Opinion Paper

Improving access to new diagnostics through harmonised regulation: priorities for action

Ruth McNerney, Kimberly Sollis, Rosanna W. Peeling
African Journal of Laboratory Medicine | Vol 3, No 1 | a123 | DOI: https://doi.org/10.4102/ajlm.v3i1.123 | © 2014 Ruth McNerney, Kimberly Sollis, Rosanna W. Peeling | This work is licensed under CC Attribution 4.0
Submitted: 25 June 2013 | Published: 04 April 2014

About the author(s)

Ruth McNerney, London School of Hygiene and Tropical Medicine, United Kingdom, United Kingdom
Kimberly Sollis, London School of Hygiene and Tropical Medicine, United Kingdom, United Kingdom
Rosanna W. Peeling, London School of Hygiene and Tropical Medicine, United Kingdom, United Kingdom

Share this article

Bookmark and Share


A new generation of diagnostic tests is being developed for use at the point of care that could save lives and reduce the spread of infectious diseases through early detection and treatment. It is important that patients in developing countries have access to these products at affordable prices and without delay. Regulation of medical products is intended to ensure safety and quality whilst balancing the need for timely access to beneficial new products. Current regulatory oversight of diagnostic tests in developing countries is highly variable and weak regulation allows poor-quality tests to enter the market. However, inefficient orover zealous regulation results in unnecessary delays, increases costs and acts as a barrier to innovation and market entry. Setting international standards and streamlining the regulatory process could reduce these barriers. Four priority activities have been identified where convergence of standards and protocols or joint review of data would be advantageous: (1) adoption of a common registration file for pre-market approval; (2) convergence of quality standards for manufacturing site inspections; (3) use of common evaluation protocols, aswell as joint review of data, to reduce unnecessary duplication of lengthy and costly clinical performance studies; and (4) use of networks of laboratories for post-market surveillance in order to monitor ongoing quality of diagnostic devices. The adoption and implementation of such measures in developing countries could accelerate access to new diagnostic tests that are safe and affordable.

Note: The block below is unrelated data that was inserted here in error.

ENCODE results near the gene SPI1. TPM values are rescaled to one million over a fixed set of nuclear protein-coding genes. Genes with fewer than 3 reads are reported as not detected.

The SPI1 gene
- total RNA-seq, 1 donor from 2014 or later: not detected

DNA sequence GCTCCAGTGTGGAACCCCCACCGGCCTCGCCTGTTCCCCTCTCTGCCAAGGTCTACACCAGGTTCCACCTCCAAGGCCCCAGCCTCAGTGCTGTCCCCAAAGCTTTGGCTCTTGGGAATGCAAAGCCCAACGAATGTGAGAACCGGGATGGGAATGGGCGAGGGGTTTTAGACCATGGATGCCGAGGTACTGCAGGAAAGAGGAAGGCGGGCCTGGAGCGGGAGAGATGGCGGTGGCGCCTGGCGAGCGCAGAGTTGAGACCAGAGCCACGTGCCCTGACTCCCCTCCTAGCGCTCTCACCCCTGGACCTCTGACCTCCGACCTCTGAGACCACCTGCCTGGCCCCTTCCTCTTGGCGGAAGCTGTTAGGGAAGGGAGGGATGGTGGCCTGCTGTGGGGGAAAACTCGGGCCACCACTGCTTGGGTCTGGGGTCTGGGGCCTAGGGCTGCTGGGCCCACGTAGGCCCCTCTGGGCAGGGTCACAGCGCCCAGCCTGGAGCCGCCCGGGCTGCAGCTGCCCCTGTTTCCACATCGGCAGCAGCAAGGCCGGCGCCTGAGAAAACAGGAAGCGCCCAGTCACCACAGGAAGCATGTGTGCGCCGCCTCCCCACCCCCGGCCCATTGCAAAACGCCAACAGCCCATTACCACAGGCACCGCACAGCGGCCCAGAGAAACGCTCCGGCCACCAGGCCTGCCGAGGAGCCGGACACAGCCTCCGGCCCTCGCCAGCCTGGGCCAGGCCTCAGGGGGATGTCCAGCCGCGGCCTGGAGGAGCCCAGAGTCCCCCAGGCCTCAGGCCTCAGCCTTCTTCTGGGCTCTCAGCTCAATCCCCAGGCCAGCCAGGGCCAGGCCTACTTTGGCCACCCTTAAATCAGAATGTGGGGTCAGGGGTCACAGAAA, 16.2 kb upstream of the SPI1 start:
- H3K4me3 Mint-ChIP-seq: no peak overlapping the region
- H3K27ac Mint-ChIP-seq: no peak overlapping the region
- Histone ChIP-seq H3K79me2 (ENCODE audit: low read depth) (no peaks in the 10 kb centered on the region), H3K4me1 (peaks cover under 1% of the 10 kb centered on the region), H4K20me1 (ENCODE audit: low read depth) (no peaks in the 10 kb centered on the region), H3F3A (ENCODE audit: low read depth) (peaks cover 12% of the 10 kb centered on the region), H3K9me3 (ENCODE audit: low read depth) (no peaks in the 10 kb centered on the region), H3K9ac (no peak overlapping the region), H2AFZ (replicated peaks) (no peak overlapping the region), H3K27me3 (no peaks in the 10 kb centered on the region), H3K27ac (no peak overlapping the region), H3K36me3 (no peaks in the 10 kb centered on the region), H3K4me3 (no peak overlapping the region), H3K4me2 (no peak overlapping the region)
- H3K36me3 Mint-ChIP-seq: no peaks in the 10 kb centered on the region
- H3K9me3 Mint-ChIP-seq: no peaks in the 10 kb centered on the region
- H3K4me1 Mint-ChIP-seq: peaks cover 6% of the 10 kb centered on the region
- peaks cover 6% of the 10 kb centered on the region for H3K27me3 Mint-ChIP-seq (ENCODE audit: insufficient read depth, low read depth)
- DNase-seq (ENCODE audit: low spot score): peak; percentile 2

In vitro diagnostics; regulation; harmonisation; medical devices; diagnostic test


Total abstract views: 8027
Total article views: 16515


Crossref Citations

1. Regulatory In Vitro Diagnostics Landscape in Africa: Update on Regional Activities
Ruth McNerney, Rosanna W. Peeling
Clinical Infectious Diseases  vol: 61  issue: suppl 3  first page: S135  year: 2015  
doi: 10.1093/cid/civ553